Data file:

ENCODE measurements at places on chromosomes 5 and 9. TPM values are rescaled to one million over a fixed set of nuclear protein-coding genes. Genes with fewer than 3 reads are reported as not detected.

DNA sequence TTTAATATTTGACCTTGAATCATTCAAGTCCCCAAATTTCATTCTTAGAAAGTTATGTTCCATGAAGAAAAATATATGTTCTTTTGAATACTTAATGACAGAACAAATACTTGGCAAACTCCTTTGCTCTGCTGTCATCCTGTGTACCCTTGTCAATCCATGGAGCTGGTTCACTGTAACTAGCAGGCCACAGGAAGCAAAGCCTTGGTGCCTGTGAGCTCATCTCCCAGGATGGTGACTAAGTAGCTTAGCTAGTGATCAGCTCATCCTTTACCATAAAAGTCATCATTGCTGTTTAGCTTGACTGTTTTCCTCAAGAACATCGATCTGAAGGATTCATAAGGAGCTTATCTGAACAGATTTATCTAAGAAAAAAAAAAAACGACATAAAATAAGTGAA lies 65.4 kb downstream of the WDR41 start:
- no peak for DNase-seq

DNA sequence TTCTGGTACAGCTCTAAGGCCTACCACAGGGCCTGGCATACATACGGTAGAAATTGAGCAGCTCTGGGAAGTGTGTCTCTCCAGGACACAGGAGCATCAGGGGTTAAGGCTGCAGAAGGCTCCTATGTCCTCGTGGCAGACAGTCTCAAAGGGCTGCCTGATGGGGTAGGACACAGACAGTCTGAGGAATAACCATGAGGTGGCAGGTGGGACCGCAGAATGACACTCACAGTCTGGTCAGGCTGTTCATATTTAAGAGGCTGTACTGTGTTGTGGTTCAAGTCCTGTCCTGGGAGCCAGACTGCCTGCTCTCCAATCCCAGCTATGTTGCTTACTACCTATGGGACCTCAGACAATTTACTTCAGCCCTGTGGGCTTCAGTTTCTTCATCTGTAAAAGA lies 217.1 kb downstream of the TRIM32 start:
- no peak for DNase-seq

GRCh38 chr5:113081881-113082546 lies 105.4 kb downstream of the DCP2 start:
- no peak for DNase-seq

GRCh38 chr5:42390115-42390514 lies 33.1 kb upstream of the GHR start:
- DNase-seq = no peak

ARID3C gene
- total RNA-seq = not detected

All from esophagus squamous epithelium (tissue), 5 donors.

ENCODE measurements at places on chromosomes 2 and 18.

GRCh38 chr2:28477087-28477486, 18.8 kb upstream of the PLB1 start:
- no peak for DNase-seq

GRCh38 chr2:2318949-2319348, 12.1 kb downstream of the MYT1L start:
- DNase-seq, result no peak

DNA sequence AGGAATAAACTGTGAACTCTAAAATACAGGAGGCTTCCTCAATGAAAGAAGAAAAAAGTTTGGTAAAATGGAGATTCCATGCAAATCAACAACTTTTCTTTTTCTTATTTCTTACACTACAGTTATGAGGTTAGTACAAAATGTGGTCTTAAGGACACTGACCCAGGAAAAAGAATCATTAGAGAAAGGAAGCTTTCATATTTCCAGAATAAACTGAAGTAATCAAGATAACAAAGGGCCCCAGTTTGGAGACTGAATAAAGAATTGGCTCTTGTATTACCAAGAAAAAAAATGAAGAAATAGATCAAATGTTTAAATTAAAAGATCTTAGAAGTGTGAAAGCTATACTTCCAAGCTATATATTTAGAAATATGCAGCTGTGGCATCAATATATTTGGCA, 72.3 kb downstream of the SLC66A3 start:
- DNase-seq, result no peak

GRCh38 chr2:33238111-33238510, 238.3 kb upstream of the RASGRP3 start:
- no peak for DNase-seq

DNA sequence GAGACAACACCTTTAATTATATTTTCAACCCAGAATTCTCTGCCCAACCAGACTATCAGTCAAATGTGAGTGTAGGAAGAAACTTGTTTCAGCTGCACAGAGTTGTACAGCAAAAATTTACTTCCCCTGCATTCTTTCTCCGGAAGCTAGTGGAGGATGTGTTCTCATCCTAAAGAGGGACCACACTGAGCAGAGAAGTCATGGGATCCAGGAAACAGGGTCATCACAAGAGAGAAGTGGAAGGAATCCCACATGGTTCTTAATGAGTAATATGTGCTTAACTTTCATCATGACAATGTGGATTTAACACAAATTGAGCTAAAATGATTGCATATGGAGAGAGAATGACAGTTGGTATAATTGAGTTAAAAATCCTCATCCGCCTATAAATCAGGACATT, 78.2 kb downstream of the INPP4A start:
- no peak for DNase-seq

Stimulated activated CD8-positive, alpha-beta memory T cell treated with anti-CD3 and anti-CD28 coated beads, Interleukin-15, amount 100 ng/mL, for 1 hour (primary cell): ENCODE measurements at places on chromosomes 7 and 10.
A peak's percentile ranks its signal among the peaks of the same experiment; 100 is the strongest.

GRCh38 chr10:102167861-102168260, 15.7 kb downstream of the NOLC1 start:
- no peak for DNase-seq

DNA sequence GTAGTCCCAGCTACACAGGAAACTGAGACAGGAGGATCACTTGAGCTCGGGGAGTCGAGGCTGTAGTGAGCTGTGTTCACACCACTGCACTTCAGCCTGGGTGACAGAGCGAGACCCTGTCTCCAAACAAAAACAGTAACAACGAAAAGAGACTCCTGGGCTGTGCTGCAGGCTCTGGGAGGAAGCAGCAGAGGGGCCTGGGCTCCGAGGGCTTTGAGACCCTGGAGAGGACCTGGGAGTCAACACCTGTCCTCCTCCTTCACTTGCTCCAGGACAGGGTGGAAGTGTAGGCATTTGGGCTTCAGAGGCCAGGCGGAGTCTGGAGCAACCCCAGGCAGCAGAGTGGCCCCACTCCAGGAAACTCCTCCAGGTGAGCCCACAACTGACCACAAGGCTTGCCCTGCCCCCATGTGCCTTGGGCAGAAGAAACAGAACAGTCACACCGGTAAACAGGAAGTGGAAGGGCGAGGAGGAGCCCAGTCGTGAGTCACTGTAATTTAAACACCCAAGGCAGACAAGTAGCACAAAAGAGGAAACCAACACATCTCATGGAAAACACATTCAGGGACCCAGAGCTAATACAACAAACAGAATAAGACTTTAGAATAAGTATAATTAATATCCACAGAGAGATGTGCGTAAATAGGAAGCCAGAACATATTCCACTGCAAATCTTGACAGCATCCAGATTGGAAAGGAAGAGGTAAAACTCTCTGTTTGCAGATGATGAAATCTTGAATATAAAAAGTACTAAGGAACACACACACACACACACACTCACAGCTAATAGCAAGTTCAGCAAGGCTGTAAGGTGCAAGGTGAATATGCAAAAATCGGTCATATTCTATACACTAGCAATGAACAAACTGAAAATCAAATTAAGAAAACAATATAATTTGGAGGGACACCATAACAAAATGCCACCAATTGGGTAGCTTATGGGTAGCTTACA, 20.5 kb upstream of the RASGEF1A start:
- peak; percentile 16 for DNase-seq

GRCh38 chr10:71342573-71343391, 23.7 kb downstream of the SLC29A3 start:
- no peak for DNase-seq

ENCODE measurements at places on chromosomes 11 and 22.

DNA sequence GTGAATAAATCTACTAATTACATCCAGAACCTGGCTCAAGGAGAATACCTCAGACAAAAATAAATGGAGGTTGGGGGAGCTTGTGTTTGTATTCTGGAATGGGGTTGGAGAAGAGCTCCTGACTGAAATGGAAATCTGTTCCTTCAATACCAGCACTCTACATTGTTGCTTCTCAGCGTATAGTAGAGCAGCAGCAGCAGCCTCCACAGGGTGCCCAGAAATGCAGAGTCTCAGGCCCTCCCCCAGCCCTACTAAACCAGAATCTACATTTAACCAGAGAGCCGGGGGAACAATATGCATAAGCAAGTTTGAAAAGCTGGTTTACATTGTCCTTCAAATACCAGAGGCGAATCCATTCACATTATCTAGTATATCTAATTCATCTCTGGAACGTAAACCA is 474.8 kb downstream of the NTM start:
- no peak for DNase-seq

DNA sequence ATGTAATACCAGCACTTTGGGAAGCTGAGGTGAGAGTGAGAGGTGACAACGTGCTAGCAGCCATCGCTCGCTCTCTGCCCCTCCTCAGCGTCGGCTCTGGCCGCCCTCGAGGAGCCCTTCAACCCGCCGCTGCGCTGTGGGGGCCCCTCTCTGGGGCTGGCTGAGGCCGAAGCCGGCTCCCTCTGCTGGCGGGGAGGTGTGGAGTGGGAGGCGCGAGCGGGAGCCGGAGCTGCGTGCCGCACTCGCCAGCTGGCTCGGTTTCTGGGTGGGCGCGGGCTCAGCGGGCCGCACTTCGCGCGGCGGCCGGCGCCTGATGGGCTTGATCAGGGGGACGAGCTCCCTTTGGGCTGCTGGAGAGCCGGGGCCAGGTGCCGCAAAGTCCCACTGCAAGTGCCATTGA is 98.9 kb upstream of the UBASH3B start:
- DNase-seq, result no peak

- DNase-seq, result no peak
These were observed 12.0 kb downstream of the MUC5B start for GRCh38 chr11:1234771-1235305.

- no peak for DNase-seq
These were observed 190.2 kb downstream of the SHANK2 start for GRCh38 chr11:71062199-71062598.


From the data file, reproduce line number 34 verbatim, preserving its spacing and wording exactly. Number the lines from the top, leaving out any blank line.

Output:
- no peak for DNase-seq